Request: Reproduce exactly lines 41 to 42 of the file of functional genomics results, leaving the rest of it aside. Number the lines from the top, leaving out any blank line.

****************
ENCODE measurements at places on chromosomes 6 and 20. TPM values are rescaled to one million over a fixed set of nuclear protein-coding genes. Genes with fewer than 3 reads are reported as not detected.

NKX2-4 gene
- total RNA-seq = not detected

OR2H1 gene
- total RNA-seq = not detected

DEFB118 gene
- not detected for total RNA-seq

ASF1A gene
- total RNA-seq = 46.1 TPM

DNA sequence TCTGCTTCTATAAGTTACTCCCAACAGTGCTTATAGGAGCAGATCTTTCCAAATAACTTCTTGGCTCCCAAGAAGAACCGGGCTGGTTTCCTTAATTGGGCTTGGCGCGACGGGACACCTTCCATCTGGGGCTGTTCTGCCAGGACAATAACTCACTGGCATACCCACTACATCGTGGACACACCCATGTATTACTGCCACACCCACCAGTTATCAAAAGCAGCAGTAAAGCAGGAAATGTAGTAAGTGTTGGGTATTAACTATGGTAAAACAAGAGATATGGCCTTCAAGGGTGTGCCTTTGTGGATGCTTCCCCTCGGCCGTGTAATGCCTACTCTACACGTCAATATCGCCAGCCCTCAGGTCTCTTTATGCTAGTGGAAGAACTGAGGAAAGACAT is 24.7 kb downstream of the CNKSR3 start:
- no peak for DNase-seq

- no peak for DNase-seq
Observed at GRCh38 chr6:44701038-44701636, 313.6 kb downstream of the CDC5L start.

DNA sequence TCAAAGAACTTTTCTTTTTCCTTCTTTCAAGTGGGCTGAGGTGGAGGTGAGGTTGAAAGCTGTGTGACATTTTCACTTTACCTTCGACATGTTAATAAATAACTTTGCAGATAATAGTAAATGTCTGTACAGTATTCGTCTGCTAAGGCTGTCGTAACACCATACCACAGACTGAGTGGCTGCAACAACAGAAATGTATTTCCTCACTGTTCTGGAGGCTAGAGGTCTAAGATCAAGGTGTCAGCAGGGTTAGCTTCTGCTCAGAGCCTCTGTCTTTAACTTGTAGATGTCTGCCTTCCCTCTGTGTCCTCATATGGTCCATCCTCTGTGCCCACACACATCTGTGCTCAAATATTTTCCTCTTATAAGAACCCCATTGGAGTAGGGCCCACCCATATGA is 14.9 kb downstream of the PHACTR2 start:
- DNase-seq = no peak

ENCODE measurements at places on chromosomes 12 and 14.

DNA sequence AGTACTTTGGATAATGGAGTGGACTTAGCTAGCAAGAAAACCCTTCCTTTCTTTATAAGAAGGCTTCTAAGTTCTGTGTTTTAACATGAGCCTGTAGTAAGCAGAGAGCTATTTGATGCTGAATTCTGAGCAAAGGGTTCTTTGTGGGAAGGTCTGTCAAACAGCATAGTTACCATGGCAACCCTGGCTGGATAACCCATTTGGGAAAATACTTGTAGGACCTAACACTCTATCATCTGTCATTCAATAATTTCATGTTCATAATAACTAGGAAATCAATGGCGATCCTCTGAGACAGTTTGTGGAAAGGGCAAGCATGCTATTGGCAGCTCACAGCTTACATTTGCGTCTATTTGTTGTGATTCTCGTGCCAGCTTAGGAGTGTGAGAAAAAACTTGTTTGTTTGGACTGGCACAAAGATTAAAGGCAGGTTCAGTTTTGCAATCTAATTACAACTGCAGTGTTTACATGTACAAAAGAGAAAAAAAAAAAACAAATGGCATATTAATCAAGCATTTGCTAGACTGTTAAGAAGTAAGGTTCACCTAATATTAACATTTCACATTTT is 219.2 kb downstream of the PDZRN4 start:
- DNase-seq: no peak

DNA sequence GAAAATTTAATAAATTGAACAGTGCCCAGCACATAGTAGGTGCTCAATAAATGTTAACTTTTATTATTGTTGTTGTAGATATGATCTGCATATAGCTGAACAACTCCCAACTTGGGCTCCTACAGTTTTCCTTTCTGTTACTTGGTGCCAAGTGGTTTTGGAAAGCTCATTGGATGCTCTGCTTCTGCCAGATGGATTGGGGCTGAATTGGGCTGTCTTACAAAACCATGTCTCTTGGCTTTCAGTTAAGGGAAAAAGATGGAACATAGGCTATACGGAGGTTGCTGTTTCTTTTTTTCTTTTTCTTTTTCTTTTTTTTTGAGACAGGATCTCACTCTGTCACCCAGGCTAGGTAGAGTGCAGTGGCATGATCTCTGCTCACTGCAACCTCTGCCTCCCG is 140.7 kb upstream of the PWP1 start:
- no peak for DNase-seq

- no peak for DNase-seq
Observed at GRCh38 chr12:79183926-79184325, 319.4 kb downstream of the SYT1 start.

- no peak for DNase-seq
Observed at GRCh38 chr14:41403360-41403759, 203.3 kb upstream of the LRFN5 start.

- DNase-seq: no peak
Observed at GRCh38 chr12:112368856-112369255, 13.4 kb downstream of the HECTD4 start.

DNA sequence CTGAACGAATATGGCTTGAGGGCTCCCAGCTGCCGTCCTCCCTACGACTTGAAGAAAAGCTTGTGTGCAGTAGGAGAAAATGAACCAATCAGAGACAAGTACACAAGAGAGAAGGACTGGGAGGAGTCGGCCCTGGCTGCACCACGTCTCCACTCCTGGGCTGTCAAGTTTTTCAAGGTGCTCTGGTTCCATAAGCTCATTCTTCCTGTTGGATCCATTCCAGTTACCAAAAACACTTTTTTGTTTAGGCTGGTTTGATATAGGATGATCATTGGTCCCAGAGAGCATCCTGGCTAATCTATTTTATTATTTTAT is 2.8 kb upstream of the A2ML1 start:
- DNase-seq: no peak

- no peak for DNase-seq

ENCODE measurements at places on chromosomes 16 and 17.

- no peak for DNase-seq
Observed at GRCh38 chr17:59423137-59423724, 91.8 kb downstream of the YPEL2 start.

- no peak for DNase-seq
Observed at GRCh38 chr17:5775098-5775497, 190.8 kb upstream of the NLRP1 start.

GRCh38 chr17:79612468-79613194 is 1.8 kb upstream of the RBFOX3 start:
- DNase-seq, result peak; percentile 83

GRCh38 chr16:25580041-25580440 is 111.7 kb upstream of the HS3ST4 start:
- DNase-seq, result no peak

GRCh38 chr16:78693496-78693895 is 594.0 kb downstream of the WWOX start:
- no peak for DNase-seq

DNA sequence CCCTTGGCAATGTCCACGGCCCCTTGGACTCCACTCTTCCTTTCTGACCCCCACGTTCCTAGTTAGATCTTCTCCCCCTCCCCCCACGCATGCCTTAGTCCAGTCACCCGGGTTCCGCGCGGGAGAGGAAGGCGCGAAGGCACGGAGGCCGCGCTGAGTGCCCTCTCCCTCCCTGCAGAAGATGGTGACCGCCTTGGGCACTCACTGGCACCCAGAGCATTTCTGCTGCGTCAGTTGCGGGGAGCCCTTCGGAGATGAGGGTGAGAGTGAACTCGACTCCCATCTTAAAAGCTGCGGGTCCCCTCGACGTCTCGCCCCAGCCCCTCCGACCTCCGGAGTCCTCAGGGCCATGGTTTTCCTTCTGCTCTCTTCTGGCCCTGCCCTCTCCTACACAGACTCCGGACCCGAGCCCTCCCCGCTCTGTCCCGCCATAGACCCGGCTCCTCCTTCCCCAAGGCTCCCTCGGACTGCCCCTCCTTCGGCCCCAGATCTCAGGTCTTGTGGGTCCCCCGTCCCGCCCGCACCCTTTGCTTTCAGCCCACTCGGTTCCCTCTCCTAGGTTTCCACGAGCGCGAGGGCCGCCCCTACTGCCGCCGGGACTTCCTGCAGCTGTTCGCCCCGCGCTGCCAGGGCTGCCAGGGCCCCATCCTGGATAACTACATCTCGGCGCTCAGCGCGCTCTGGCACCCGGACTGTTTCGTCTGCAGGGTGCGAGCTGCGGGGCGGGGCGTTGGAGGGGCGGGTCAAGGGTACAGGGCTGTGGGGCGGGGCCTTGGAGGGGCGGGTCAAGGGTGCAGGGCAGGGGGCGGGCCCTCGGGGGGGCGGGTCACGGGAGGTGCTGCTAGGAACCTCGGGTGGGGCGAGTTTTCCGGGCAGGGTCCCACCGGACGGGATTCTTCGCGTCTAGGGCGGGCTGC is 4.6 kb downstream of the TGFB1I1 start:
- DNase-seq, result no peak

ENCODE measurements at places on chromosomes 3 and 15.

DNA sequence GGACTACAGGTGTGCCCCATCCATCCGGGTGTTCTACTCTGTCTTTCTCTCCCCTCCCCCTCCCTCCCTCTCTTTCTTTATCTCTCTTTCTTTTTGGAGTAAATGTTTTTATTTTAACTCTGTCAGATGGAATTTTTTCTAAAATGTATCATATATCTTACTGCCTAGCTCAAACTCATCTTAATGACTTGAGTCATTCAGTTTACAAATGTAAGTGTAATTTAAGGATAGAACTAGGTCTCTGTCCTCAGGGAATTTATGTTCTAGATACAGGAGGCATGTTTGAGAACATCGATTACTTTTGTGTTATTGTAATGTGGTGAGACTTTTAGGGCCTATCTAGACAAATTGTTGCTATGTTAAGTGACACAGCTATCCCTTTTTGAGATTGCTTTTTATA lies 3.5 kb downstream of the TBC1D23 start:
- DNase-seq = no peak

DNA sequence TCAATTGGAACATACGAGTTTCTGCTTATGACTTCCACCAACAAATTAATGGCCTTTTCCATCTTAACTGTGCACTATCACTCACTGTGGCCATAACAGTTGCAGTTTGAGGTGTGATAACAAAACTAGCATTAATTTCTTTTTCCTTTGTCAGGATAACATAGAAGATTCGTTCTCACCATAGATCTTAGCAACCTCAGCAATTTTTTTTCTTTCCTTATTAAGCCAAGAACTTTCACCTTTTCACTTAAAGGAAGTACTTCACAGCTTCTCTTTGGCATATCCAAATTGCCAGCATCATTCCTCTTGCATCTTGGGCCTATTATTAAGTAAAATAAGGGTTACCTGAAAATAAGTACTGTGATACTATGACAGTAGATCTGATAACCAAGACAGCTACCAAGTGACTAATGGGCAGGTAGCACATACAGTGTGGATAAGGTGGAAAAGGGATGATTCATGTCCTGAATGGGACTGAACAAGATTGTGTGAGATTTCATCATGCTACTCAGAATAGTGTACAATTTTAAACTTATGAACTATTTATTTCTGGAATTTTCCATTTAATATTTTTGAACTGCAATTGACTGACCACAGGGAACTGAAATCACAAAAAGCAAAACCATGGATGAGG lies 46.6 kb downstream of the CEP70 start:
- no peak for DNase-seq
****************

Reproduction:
DNA sequence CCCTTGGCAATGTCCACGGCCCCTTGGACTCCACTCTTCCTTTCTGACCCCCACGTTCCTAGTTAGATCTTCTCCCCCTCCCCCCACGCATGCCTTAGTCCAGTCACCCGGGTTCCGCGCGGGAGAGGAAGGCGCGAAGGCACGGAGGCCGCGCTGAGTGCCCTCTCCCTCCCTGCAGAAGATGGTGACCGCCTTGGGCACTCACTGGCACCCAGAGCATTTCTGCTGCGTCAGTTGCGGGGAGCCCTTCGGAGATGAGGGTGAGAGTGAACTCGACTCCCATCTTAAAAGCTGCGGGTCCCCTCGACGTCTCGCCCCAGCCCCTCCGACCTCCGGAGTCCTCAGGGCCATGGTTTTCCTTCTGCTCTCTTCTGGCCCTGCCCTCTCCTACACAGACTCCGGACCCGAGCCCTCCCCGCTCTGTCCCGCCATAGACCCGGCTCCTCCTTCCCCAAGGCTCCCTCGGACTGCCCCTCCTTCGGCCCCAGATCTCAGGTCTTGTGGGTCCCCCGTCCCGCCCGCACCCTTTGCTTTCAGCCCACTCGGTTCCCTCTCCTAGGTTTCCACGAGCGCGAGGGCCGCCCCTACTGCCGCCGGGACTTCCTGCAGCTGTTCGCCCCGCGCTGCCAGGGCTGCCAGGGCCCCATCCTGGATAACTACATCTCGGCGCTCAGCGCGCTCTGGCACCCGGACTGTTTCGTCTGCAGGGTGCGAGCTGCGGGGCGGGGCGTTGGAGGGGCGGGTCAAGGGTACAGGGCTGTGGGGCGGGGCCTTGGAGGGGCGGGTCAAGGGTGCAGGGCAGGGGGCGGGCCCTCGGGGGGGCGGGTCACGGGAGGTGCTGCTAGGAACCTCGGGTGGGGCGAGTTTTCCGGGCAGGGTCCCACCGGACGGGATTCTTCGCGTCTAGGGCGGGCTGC is 4.6 kb downstream of the TGFB1I1 start:
- DNase-seq, result no peak